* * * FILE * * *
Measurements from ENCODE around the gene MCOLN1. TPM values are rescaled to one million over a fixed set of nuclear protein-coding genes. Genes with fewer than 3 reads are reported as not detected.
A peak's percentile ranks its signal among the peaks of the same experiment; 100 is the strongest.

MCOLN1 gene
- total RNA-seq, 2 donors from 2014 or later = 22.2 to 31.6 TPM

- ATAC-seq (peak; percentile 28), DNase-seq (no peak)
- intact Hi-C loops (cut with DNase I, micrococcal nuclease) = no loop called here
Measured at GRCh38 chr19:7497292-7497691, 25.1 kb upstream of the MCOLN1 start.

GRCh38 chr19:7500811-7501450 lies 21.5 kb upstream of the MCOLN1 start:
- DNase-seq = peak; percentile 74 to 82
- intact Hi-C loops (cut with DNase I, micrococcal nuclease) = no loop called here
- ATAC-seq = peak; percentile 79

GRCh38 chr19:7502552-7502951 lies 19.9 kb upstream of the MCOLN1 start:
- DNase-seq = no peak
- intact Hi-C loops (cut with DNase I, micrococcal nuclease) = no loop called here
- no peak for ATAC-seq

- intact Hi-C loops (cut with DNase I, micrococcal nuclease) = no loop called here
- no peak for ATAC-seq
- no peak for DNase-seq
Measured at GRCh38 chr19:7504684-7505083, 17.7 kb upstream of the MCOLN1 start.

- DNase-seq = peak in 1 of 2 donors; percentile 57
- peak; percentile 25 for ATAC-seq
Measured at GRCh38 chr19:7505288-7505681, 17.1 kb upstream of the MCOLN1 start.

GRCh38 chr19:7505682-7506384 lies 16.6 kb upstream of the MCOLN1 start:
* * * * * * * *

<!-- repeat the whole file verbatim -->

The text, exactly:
Measurements from ENCODE around the gene MCOLN1. TPM values are rescaled to one million over a fixed set of nuclear protein-coding genes. Genes with fewer than 3 reads are reported as not detected.
A peak's percentile ranks its signal among the peaks of the same experiment; 100 is the strongest.

MCOLN1 gene
- total RNA-seq, 2 donors from 2014 or later = 22.2 to 31.6 TPM

- ATAC-seq (peak; percentile 28), DNase-seq (no peak)
- intact Hi-C loops (cut with DNase I, micrococcal nuclease) = no loop called here
Measured at GRCh38 chr19:7497292-7497691, 25.1 kb upstream of the MCOLN1 start.

GRCh38 chr19:7500811-7501450 lies 21.5 kb upstream of the MCOLN1 start:
- DNase-seq = peak; percentile 74 to 82
- intact Hi-C loops (cut with DNase I, micrococcal nuclease) = no loop called here
- ATAC-seq = peak; percentile 79

GRCh38 chr19:7502552-7502951 lies 19.9 kb upstream of the MCOLN1 start:
- DNase-seq = no peak
- intact Hi-C loops (cut with DNase I, micrococcal nuclease) = no loop called here
- no peak for ATAC-seq

- intact Hi-C loops (cut with DNase I, micrococcal nuclease) = no loop called here
- no peak for ATAC-seq
- no peak for DNase-seq
Measured at GRCh38 chr19:7504684-7505083, 17.7 kb upstream of the MCOLN1 start.

- DNase-seq = peak in 1 of 2 donors; percentile 57
- peak; percentile 25 for ATAC-seq
Measured at GRCh38 chr19:7505288-7505681, 17.1 kb upstream of the MCOLN1 start.

GRCh38 chr19:7505682-7506384 lies 16.6 kb upstream of the MCOLN1 start: